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Tuesday, January 24, 2012

Leader? Legend?

The two words above name the divisions of the Big Ten conference, and as we reflect on the life of Joe Paterno, many will question if he was both or neither.

I will say up front that my ties to Penn State and Joe Paterno are tangential and few. I grew up in Delaware, where Penn State is often the default major college program, and as a fan of the sport of college football, Paterno was clearly on my radar. Until late last season, Paterno was nearly universally regarded as a paragon of the sport, espousing a sort of old school leadership that may very well be the last of its kind. In an age where coaches go on a whim wherever their wallets take them, Paterno spent 45 years as head coach at Penn State. It was widely believed that whenever he retired or passed away, he would be widely celebrated.

Late last season, Jerry Sandusky, a former Penn State assistant coach, was alleged to have committed what now amounts to over 50 reprehensible cases of sexual abuse of a minor. It quickly came out that Joe Paterno had been informed at some point and did relatively little to ensure Sandusky was brought to justice or even keep him away from the program. For this action--or rather, inaction--Paterno's legacy changed very quickly. He was removed unceremoniously from his coaching position, his name was stricken from the yet-to-be-awarded Big Ten Championship trophy, And many who had lionized the career of the head Nittany Lion were now rebuking him. Sadly, before we could even begin to make sense of this complex situation, Paterno passed away at the age of 85 two months later, leaving many confused as to how I feel about his legacy. A couple of well thought out responses are available here by Bomani Jones and here by Pete Pereira.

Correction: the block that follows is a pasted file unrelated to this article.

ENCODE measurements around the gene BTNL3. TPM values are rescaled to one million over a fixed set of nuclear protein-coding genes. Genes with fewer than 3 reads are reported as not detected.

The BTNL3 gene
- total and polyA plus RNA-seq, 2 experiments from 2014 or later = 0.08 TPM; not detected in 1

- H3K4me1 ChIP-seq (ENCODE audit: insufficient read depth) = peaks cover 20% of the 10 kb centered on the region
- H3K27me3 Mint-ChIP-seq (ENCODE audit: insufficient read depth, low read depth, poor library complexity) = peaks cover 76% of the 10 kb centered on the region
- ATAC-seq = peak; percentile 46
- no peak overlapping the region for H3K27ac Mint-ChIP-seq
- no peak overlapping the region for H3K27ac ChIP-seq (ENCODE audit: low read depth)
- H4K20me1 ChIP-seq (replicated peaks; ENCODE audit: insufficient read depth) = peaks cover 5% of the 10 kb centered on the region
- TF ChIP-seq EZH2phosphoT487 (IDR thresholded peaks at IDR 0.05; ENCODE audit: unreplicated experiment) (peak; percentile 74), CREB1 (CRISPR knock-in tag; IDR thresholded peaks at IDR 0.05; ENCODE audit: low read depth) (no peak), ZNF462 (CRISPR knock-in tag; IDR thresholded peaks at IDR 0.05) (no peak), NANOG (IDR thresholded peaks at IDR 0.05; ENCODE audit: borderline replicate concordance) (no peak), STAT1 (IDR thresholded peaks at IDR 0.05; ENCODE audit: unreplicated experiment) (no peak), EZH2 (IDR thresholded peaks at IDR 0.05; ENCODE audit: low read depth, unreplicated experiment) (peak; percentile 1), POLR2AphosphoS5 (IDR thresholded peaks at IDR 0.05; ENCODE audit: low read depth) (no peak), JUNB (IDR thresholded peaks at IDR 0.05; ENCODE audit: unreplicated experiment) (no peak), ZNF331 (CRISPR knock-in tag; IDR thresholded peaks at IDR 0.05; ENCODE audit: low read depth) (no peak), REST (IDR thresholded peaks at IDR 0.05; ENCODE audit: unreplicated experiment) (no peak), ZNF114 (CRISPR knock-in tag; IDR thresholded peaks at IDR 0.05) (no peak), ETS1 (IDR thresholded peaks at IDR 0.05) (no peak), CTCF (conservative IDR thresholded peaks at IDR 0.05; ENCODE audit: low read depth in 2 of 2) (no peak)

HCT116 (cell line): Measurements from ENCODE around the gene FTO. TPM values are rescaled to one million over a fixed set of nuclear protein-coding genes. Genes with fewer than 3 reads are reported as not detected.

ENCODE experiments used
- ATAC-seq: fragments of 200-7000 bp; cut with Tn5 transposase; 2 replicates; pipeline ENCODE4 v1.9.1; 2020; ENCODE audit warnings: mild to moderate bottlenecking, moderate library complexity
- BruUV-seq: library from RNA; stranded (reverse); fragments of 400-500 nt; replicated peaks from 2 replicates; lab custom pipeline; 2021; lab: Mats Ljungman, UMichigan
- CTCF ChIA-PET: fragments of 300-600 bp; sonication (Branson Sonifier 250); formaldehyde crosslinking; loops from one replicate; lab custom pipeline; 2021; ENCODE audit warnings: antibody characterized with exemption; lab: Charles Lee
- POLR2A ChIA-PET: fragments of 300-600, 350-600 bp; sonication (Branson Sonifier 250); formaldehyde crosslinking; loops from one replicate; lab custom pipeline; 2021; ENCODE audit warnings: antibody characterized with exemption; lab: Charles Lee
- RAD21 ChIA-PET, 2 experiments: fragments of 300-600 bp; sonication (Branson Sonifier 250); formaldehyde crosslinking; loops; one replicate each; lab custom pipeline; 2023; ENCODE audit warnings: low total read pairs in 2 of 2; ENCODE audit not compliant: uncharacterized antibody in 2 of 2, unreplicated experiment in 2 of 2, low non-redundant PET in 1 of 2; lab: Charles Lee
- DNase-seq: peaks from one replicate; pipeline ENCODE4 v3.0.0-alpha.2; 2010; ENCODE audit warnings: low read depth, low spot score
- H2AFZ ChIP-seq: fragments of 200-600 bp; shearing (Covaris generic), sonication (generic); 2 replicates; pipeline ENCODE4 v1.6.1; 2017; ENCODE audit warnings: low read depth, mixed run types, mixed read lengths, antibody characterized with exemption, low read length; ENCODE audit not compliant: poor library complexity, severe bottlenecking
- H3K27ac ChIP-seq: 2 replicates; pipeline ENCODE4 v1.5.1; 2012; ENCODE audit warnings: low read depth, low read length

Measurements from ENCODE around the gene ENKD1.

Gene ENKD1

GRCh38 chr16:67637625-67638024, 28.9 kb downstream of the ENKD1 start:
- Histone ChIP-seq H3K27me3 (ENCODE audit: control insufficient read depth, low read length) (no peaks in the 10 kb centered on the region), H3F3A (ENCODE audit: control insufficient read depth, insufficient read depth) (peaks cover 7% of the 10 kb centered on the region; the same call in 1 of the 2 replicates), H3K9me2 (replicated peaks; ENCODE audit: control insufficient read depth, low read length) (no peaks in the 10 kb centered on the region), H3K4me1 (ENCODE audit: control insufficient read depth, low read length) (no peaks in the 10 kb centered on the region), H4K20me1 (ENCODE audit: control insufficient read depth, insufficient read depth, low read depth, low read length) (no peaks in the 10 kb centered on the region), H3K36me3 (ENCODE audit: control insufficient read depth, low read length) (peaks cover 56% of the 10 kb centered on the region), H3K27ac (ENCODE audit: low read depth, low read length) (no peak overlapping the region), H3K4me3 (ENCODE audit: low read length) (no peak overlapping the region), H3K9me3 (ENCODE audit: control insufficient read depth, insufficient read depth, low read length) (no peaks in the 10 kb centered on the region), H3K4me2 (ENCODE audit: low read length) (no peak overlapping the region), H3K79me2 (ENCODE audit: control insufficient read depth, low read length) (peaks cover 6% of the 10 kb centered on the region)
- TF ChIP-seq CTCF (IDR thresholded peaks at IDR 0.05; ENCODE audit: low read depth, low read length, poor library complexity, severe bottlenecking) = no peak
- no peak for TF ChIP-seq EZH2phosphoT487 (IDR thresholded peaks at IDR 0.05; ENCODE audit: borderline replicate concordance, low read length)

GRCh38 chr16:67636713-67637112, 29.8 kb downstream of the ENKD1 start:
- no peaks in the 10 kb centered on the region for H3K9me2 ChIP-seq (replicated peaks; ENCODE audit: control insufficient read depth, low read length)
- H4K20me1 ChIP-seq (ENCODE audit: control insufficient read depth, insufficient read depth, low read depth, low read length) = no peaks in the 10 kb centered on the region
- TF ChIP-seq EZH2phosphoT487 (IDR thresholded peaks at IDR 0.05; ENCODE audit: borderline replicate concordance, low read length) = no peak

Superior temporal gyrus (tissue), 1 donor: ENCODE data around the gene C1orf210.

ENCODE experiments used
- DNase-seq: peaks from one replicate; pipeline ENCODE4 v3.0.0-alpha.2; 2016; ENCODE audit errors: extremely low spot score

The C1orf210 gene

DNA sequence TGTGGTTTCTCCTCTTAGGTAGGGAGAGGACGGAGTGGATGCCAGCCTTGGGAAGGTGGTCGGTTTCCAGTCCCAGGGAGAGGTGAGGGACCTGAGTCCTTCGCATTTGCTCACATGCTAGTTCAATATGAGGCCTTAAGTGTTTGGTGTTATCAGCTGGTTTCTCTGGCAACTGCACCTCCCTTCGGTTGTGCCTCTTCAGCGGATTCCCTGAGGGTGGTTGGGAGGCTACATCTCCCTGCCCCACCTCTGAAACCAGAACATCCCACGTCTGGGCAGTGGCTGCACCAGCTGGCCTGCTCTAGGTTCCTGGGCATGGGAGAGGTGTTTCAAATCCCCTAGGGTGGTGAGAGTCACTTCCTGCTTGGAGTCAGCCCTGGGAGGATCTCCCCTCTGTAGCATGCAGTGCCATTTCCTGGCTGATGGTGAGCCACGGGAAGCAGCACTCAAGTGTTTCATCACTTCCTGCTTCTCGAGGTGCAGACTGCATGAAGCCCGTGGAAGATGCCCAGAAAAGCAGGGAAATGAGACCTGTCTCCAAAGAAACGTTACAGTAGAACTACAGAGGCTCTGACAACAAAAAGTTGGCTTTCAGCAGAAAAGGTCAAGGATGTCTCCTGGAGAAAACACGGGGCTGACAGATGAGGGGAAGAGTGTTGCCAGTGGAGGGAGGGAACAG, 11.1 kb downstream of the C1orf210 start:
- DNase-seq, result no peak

As for me, it is my belief that one can condemn Paterno for his inaction while at the same time celebrating his achievements and what he meant to the world of college football, Penn State, and those with whom he interacted personally. I wrote something shortly after the death of Michael Jackson, and if I may quote myself, with regards to his great career and his alleged improprieties with minors: One of these facts does not excuse the other, but just as importantly, one of these facts does not render the other irrelevant.

When all is said and done, I think Joe Paterno will be remembered as a man who did a lot of things right and at least one thing horribly, horribly wrong. Such will be his complicated legacy.

Rest in peace, Joe Paterno.
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